Sunday, September 23, 2012

Boys.

 In the past thirty years, I've never been without a young child at home.  Right now my youngest is 13.  He is in that spot teetering between being my little boy (who I want him to stay) and a young man (who I know he must become).  Still.  I love that he doesn't hold back when it comes to his little nephew.  My guy still has absolutely no qualms about playing on the playground, riding bikes and just hanging out being silly with his favorite little friend.  I am so cherishing this time of being with my younger kids - the time I had with my older two kids seemed to fly by largely unappreciated because I was
always busy: finishing college, running, worrying about this, worrying about that.  I feel as if I never really enjoyed  them until they too old to enjoy being with me.    These days when I am running back and forth picking kids up and dropping them, watching football games and soon, cross country meets, going to football games and chaperoning the kids......I'm loving it.

This is a great time of life with kids!  I have my little grandson who although I really wished lived a bit closer, I can cuddle and enjoy 5-year-old stuff with.  I have my high school kids who I can watch grow into young adults and enjoy all of the things they do along the way.  I have my two oldest who I can sit back and enjoy seeing how well they've turned out - even though I think they both feel as if they are struggling right now.
It is a great time of life for me right now.  

Sunday, September 16, 2012

Race of a lifetime.

So yesterday I ran the US Air Force Marathon at Wright-Patterson Air Force Base near Dayton OH.  The morning started at 7:30 am with the Star Spangled Banner followed by a flyover by the B2 Stealth Bomber.  I could have left right then and been fully thrilled with the experience.  It was simply and utterly amazing.  There was a runner standing next to me who really put it into perspective.  He was from another country and he was thrilled to tears.  He couldn't clap hard enough, he couldn't cheer loud enough. He said over and over that this could only happen in America and this was a once-in-a-lifetime experience.  Which made me profoundly proud and sad at the same time.

My purpose of running this race was to memorialize my dad who passed on May 22nd of this year.  I've written about his role in the military over his lifetime and it seemed as if the Air Force Marathon would be the perfect honorarium.  I raised money for a charity called Fisher House - an organization which, in a very small nutshell, provides housing for the families of military personnel who have been hospitalized.  I felt that this would be a perfect fit and a perfect ongoing charity to support in memory of my dad.  As a really nice aside, the staff and the volunteers completely made this race.  I've run in tons of races but this is by far, the most organized!  The most important factor - the port-o-potties - was so much better addressed proportionately at this marathon than at the Marine Corp Marathon.  And before you turn your nose up at the idea, simply having to answer nature's call during the race can set you back as much as a half hour.  And for the Air Force marathon, I stopped 3 times!   Mostly because the port-o-potties were there!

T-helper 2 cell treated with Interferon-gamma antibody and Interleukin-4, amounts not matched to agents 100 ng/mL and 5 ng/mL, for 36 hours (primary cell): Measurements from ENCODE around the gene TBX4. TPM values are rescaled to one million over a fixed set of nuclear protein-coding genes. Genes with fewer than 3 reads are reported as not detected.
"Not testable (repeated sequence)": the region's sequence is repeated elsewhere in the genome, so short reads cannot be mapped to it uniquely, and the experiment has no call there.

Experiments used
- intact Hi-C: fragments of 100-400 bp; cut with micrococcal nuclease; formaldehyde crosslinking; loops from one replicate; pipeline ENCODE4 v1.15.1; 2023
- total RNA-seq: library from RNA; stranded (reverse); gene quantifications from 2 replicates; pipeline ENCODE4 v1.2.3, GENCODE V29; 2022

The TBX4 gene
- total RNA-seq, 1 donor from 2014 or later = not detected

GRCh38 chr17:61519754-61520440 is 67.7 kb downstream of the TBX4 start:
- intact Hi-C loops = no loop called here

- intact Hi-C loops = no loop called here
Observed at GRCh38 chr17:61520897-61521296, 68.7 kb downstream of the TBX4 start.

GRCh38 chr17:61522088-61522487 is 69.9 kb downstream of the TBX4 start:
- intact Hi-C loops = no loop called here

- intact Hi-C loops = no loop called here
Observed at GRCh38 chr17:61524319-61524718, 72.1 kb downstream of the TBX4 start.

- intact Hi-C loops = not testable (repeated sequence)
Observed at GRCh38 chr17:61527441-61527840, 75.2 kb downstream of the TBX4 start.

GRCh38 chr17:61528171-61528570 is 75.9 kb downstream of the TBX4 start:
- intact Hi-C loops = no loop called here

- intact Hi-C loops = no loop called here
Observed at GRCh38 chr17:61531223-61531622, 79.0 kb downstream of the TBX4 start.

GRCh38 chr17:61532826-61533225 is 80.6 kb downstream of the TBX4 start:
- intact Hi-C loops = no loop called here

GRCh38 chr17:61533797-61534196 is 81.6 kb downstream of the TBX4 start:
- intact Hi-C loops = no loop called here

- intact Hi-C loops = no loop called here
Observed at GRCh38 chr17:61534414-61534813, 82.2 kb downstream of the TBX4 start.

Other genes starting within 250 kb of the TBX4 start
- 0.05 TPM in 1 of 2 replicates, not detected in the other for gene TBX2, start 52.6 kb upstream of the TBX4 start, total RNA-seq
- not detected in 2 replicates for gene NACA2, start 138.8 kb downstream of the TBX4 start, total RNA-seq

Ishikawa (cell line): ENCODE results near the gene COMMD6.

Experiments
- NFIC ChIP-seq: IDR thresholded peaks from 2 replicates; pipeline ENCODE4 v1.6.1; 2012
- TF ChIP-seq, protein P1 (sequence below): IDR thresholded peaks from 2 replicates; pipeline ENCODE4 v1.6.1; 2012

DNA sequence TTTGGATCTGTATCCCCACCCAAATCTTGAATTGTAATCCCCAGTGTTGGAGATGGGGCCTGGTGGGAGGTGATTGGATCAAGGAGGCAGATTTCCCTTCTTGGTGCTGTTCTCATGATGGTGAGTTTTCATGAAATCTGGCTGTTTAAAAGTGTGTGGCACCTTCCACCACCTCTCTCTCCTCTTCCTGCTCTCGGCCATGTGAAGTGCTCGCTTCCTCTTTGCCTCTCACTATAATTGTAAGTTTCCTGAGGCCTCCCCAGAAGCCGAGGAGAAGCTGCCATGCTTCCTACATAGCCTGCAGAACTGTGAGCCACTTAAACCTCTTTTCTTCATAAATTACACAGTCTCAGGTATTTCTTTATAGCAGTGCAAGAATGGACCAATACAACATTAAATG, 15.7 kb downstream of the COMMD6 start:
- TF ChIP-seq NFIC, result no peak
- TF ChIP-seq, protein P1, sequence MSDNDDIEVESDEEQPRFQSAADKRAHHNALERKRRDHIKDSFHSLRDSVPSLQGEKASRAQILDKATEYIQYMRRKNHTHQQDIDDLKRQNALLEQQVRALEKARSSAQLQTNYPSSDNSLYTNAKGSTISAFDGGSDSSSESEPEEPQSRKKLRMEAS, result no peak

There were hydration stations at least every mile and a half.  Bananas, cookies, all types of things to keep the body moving for 26.2 miles.  There were bands playing music of every conceivable genre, there were volunteers cheering us on the entire time.  And at the one point where no human cheerleaders were in sight, were 3 of the largest buck I have ever seen!

I saw a replica of the Wright brothers first plane as it flew overhead at about mile 23.  I saw the plane that my dad flew.  I saw the plane that my dad flew and dropped people out of.  I half expected to see my dad somewhere on the course.  But I didn't.  I also didn't cry.  I saw a captain in the same flight suit that I remember my dad wearing and I nearly lost it then.  But I didn't.  I wish I had.  I really need to cry.

It was an amazing day yesterday.  I saw one runner with a picture of his dad on the back of his shirt - his dad was about the same age as mine and died about the same time.  I saw another runner running in memory of his very young daughter and yet another runner running in honor of a brother.  We were those people bringing up the rear of the middle of the pack.  We were there for a purpose, for the comradery of the marathon.  We are the serious runners but we are not doing it because we have any hopes of winning.  We are doing it because by stomping and running, we are trying to shake loose that part of us that will allow us to deal with, to accept, and to hopefully heal from the loss of someone we love.